Moms: Our Real Heroes

Moms: our real heroes

Mom & me

I just spent the past several weeks with my hero, my mom. Diagnosed with colon cancer in December, she chose to  have the surgical procedure–difficult under any circumstances, but especially at age 90.

As her surgical team prepped her on that early Tuesday a.m., they all remarked at how amazing she is for a woman her age. “We don’t see many 90-year-olds come through here,” one nurse commented. “Usually their health is compromised and there are too many risks.”

Mom and I both knew that even though she’s strong, this surgery presented lots of unknowns. We prayed together the night before and attempted to say good-byes–just in case. I hugged her extra long before they wheeled her into the OR. A compassionate nurse called me several times while I waited during the almost 4-hour surgery to assure me everything was going well.

While I helped Mom during her recovery, I had time to think about what makes a mom a hero. A while back, I had chatted with Mom and thanked her (you can never say it enough) for all those little things that made a difference while my brothers (four of them!) and I grew up. Things like always being there, packing school lunches, staying up late to sew cute new outfits for me–and for my dolls, too. Mom’s response to my gratitude surprised me. “I don’t think I did anything special,” she said. “I did what moms are supposed to do.”

Maybe that’s an important part of the mom/hero equation. They don’t think they’re doing anything out of the ordinary. They simply do what moms are supposed to do.

I love this quote from Jill Churchill in her book, Grime and Punishment, There’s no way to be a perfect mother–and a million ways to be a good one.

My mom is the first person to admit she wasn’t a perfect mom. It’s the million other ways that she was and is a good mom that make all the difference. So take heart if you’re in the thick of momhood. Once you accept you’ll never be perfect at it, then you can consider the myriad ways to be the hero/mom who leaves her kids and grandkids a lasting legacy.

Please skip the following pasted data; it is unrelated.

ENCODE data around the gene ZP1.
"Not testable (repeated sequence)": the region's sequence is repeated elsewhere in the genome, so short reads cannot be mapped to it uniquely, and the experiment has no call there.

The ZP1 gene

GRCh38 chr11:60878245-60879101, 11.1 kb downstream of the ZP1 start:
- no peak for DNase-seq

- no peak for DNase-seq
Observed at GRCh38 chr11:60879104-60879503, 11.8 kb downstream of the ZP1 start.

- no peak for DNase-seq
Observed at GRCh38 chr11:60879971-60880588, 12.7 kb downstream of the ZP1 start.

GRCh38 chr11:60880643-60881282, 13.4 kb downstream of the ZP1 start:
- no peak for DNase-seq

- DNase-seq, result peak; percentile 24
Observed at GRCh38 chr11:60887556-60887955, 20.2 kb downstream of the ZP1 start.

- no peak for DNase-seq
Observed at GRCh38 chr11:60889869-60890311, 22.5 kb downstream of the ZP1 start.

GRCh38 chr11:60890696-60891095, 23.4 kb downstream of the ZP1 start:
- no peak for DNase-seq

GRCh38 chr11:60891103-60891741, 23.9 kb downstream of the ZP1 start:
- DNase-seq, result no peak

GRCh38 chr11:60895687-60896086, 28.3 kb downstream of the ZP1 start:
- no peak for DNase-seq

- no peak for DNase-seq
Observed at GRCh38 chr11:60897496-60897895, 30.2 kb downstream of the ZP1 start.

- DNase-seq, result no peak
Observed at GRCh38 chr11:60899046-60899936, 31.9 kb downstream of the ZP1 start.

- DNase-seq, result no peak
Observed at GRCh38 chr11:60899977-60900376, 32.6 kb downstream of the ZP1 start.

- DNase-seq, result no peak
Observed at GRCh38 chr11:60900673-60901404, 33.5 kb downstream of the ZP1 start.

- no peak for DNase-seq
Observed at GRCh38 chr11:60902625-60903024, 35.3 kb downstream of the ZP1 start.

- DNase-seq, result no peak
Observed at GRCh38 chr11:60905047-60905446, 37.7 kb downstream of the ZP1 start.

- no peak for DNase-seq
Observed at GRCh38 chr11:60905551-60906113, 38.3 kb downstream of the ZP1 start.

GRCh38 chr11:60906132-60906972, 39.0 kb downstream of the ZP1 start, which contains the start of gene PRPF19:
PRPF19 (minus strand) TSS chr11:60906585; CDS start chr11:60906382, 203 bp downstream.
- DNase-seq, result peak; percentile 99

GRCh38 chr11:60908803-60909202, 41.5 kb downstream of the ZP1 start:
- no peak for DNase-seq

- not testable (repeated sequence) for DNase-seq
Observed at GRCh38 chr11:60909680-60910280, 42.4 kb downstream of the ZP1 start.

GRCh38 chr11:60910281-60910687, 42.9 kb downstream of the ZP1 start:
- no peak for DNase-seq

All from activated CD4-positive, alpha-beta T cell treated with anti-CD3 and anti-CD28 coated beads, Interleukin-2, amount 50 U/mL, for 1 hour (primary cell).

Some of my mom’s “good-mom” techniques:

  • Be committed.  Mom was all in. 100% there for us. That’s no easy task day-in and day-out with a tribe of kids. We never wondered if she would be home when we came in from school or playing outside. We never once worried if she would have dinner prepared or if she’d be there to tuck us in at night. She was always there–except for the day she gave birth to our youngest sibling– but we’ll overlook that!
  • Set high standards. Mom insisted that we tow the mark. We learned to be honest, to care about others, to help with chores (without getting paid) and without complaining. We knew better than to be disrespectful. She had a zero-tolerance policy.
  • Give selflessly. When I became a mom, I realized this was hard work–without vacations. You’re always a mom. You really can’t take a break or go on a sabbatical. Mom’s job consisted of being home full-time. She tended to the needs of five uniquely different children, managed mountains of laundry, cooked, cleaned and stayed up late to get it done.
  • Stand up for what you believe is right. Mom loved imparting her wisdom and values to us. In the early 1970s when I was a young adult, Mom expressed her opinions on some of the crazy cultural views–like something called “open marriage.” The purveyors of this philosophy touted the advantages of having multiple partners to”enhance” your marriage. Mom didn’t mince words. Those ideas had no place in our family. Period. (I recently read a review on the book, Open Marriage. The reviewer said it was a bad idea in 1970 and it still is  today). Mom knew what she was talking about!